It is one of Ireland’s most famous homes, used to film scenes in Braveheart and Excalibur, and which has played host to Michael Jackson and the Rolling Stones.
Now Luggala is being sold by a descendant of the Guinness brewing family for €28m (£24m).
It is being sold by the honourable Garech Browne, the great, great, great grandson of Arthur Guinness. The house was brought into the family by Ernest Guinness, who in the Thirties gave it to his daughter Oonagh as a wedding present.
The Gothic house is located in the Wicklow Hills, 25 miles south of Dublin, and sits on 5,000 acres. The house has seven bedrooms and there are lodges dotted around the estate with 20 further bedrooms.
It was built in 1787, with grand castellated battlements; in 1996 the 17,782 sq ft house was overhauled in a €6m makeover, including a new library for the house’s 8,000 books and an indoor swimming pool.
Its thousands of acres of rugged mountains and lakes were the backdrop for Braveheart and TV show The Tudors.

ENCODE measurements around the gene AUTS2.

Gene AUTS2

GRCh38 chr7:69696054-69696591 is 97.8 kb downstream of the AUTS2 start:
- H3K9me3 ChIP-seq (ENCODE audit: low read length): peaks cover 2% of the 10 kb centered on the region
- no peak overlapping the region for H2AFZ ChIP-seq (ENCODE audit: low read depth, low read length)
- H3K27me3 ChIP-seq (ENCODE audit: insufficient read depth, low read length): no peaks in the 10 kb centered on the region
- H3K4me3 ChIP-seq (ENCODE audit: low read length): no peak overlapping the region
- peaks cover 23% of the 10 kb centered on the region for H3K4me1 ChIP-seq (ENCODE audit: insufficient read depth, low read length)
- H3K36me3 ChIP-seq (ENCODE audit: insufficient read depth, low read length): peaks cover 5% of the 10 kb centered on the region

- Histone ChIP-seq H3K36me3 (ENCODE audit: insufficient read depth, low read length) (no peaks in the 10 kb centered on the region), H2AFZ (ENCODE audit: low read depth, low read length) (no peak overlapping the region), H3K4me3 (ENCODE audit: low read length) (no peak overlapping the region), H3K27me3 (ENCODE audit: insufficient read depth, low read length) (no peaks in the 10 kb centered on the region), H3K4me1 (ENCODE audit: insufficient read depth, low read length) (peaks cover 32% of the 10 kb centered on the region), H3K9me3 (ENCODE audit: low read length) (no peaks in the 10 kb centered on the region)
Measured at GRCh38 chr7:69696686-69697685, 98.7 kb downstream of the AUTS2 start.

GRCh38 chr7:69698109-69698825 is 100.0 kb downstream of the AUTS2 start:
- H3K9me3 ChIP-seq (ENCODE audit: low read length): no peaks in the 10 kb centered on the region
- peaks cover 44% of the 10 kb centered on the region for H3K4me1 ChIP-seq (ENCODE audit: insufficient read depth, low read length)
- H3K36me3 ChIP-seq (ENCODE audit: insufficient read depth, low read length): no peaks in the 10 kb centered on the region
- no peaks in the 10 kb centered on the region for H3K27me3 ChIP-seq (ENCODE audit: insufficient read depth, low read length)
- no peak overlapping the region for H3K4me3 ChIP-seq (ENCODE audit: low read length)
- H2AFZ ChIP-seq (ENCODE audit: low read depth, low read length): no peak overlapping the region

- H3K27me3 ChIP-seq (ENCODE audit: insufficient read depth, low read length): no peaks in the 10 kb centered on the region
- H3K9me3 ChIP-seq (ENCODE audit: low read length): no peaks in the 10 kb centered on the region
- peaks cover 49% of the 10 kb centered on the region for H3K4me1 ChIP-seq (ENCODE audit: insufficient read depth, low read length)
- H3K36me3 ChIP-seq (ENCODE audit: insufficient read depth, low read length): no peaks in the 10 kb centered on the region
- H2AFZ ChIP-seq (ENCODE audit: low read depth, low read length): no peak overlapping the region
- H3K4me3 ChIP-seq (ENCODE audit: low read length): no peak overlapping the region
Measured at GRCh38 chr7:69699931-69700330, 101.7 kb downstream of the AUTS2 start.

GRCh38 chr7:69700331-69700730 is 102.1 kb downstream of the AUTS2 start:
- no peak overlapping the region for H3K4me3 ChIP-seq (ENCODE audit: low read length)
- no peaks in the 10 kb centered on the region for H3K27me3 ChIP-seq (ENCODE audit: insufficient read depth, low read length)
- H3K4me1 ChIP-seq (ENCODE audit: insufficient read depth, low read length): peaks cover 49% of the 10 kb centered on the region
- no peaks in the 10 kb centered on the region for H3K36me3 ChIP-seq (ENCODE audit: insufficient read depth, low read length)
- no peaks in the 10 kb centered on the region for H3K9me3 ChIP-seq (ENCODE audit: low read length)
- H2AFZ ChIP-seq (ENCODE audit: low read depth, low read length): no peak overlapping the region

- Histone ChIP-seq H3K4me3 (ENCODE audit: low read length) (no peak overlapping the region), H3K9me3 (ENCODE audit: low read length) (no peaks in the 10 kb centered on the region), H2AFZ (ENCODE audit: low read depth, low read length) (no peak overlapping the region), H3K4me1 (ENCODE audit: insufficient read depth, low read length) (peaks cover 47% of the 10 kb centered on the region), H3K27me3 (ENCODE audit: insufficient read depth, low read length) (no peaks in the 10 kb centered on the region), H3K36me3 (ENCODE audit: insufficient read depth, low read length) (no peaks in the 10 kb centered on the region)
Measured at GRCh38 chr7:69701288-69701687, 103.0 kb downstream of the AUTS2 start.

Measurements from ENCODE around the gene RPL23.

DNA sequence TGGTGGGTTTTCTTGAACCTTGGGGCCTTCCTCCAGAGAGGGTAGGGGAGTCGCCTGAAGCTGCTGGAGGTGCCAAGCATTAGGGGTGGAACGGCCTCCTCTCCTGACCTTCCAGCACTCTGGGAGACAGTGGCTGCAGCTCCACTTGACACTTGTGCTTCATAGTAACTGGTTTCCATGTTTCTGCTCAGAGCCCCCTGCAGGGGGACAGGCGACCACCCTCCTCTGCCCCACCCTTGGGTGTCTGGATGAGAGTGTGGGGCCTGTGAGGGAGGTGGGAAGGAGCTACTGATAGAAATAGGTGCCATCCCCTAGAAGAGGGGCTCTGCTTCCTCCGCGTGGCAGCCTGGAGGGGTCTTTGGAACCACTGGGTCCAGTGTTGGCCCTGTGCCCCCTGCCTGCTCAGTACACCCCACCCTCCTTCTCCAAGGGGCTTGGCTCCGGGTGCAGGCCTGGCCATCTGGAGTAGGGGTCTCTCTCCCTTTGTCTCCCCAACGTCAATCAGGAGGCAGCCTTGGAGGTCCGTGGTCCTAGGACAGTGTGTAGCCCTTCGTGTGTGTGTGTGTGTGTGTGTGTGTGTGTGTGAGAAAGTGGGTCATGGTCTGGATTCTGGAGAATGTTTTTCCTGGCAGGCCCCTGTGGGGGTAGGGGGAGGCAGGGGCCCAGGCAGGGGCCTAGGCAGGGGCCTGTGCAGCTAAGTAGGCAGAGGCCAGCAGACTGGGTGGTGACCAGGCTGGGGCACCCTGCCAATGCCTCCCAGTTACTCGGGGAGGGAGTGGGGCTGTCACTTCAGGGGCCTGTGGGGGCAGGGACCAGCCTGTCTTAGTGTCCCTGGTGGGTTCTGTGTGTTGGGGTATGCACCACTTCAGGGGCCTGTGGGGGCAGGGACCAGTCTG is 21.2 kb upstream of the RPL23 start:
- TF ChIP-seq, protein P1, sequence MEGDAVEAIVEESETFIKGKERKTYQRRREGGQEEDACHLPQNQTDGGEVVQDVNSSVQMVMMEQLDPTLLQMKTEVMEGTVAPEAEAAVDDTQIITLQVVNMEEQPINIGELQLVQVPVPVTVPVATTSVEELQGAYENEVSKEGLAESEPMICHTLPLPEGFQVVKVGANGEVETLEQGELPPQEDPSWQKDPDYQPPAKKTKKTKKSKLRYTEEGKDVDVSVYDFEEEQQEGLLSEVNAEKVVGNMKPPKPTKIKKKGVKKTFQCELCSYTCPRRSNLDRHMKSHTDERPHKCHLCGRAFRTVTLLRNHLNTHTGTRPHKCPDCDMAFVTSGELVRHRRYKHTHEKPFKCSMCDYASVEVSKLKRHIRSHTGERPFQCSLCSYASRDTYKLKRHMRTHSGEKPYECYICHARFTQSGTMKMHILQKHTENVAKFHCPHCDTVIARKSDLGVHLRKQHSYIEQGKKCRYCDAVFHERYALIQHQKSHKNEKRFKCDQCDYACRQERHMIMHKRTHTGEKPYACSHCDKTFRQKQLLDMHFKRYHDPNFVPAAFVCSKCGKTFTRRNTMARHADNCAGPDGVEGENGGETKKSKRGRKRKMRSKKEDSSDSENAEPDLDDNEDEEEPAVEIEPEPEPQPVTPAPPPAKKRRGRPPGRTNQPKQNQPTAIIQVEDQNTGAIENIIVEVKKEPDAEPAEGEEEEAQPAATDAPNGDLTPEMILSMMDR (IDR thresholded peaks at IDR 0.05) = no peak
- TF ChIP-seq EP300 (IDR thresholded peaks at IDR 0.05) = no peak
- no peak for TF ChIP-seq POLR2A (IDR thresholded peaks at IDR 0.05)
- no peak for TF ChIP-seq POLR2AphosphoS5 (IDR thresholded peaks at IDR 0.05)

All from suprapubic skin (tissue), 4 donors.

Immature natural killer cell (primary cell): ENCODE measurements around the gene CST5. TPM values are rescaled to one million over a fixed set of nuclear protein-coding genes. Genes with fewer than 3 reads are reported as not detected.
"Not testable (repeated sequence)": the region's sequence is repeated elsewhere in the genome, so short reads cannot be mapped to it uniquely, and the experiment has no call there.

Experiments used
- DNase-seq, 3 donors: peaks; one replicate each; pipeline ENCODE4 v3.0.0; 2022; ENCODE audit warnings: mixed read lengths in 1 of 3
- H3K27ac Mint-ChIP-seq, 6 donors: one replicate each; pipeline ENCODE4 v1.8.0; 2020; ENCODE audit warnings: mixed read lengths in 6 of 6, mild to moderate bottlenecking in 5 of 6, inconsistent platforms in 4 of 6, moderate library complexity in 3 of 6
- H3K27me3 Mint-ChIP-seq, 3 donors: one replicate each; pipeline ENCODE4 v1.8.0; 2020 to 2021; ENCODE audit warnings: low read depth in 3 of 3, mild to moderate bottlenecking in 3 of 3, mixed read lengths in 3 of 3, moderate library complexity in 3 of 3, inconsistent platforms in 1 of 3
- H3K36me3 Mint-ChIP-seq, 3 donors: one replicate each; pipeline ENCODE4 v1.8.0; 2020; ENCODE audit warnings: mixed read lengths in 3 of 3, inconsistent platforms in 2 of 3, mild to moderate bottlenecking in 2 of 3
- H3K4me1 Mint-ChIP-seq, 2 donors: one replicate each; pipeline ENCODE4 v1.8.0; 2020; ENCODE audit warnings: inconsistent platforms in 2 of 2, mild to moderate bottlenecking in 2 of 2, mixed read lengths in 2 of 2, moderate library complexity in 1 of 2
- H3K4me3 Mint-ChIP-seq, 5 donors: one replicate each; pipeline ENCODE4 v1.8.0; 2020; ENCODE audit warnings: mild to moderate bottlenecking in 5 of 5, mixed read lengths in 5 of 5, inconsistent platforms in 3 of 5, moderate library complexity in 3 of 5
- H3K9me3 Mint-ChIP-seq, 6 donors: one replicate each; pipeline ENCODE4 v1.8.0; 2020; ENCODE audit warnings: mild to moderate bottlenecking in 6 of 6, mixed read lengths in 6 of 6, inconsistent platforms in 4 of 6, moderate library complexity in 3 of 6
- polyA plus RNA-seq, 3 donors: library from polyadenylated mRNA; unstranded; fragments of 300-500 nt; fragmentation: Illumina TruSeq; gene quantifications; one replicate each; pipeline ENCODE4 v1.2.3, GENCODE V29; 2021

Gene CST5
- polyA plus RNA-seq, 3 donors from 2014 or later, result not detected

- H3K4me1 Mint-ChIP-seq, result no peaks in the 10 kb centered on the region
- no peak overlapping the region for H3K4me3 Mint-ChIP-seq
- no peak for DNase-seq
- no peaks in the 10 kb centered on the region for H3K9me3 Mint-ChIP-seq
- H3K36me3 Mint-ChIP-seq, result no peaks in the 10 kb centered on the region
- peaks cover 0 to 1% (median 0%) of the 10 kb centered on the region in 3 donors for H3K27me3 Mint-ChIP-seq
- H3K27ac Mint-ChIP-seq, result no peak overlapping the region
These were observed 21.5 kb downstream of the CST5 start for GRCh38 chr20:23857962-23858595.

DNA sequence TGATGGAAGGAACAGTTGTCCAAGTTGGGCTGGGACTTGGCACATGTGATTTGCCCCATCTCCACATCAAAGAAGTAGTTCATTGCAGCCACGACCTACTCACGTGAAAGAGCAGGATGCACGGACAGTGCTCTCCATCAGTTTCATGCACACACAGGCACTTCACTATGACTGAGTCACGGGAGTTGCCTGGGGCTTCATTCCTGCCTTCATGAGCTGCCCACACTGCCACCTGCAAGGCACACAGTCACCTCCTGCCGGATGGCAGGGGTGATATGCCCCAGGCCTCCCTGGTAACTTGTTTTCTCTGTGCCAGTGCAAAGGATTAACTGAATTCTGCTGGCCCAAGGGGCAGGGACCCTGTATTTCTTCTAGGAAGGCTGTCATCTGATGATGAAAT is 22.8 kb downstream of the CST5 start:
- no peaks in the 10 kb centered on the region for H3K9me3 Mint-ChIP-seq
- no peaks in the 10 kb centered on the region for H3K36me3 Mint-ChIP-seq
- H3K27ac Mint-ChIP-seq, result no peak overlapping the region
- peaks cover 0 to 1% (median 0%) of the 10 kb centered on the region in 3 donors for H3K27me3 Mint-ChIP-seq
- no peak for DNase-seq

There have been calls in Ireland for the state to buy the house to save it for heritage. Minister of State Michael Ring agreed the estate was “of national importance” but said the country “doesn’t have that kind of money”. He has appealed to the Guinness family to donate it instead.
In 1996, Mr Browne, who is married to the Indian princess, Purna of Morvi, held an auction to sell the excess contents of his home. Guests at the pre-sale party were served with an Indian dinner in a white Gothic former hunting lodge, accompanied by traditional Irish laments led by a fourth generation Uilleann piper.
The house acted as a court for many music stars including Michael Jackson, who stayed there soon before his death, the Rolling Stones, and Bono, who describes the house as an “inspiration”.
It has been home to Mr Browne for the past 47 years. One of his brothers was Tara Browne, whose death in a car accident was immortalised in the Beatles song A Day in the Life.
Garech Browne, 77, the founder of Claddagh Records, is selling up as his wife lives in Singapore. One friend of the family, Mr O’Byrne, said: “You go there for lunch and days later re-emerge blinking into the sunlight, not sure what happened to you but knowing you had a good time.”